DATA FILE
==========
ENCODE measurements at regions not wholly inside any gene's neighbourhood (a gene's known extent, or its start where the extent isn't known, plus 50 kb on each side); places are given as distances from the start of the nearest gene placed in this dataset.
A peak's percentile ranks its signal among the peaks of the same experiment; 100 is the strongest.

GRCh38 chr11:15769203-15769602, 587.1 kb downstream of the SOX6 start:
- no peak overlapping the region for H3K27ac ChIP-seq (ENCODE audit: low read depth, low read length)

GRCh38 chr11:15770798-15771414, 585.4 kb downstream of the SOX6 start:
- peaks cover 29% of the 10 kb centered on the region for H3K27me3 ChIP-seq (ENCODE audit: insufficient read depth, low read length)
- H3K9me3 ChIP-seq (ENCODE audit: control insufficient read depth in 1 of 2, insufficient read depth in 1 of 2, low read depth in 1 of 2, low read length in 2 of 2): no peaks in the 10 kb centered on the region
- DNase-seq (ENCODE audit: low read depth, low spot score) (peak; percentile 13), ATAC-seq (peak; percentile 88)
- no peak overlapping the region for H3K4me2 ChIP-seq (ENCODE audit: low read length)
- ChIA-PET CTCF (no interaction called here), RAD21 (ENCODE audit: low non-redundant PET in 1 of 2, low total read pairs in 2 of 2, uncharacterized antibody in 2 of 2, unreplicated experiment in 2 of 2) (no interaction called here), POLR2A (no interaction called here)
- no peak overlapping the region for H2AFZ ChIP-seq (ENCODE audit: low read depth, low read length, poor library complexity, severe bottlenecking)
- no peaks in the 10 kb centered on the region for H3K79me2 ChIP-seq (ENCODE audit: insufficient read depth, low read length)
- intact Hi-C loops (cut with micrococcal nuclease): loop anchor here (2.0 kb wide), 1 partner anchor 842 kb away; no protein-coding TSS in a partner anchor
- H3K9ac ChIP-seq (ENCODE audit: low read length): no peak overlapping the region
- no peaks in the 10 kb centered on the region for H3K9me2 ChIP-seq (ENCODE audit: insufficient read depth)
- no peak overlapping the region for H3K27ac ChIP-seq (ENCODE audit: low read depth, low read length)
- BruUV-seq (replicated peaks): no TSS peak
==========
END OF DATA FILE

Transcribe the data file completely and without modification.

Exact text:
ENCODE measurements at regions not wholly inside any gene's neighbourhood (a gene's known extent, or its start where the extent isn't known, plus 50 kb on each side); places are given as distances from the start of the nearest gene placed in this dataset.
A peak's percentile ranks its signal among the peaks of the same experiment; 100 is the strongest.

GRCh38 chr11:15769203-15769602, 587.1 kb downstream of the SOX6 start:
- no peak overlapping the region for H3K27ac ChIP-seq (ENCODE audit: low read depth, low read length)

GRCh38 chr11:15770798-15771414, 585.4 kb downstream of the SOX6 start:
- peaks cover 29% of the 10 kb centered on the region for H3K27me3 ChIP-seq (ENCODE audit: insufficient read depth, low read length)
- H3K9me3 ChIP-seq (ENCODE audit: control insufficient read depth in 1 of 2, insufficient read depth in 1 of 2, low read depth in 1 of 2, low read length in 2 of 2): no peaks in the 10 kb centered on the region
- DNase-seq (ENCODE audit: low read depth, low spot score) (peak; percentile 13), ATAC-seq (peak; percentile 88)
- no peak overlapping the region for H3K4me2 ChIP-seq (ENCODE audit: low read length)
- ChIA-PET CTCF (no interaction called here), RAD21 (ENCODE audit: low non-redundant PET in 1 of 2, low total read pairs in 2 of 2, uncharacterized antibody in 2 of 2, unreplicated experiment in 2 of 2) (no interaction called here), POLR2A (no interaction called here)
- no peak overlapping the region for H2AFZ ChIP-seq (ENCODE audit: low read depth, low read length, poor library complexity, severe bottlenecking)
- no peaks in the 10 kb centered on the region for H3K79me2 ChIP-seq (ENCODE audit: insufficient read depth, low read length)
- intact Hi-C loops (cut with micrococcal nuclease): loop anchor here (2.0 kb wide), 1 partner anchor 842 kb away; no protein-coding TSS in a partner anchor
- H3K9ac ChIP-seq (ENCODE audit: low read length): no peak overlapping the region
- no peaks in the 10 kb centered on the region for H3K9me2 ChIP-seq (ENCODE audit: insufficient read depth)
- no peak overlapping the region for H3K27ac ChIP-seq (ENCODE audit: low read depth, low read length)
- BruUV-seq (replicated peaks): no TSS peak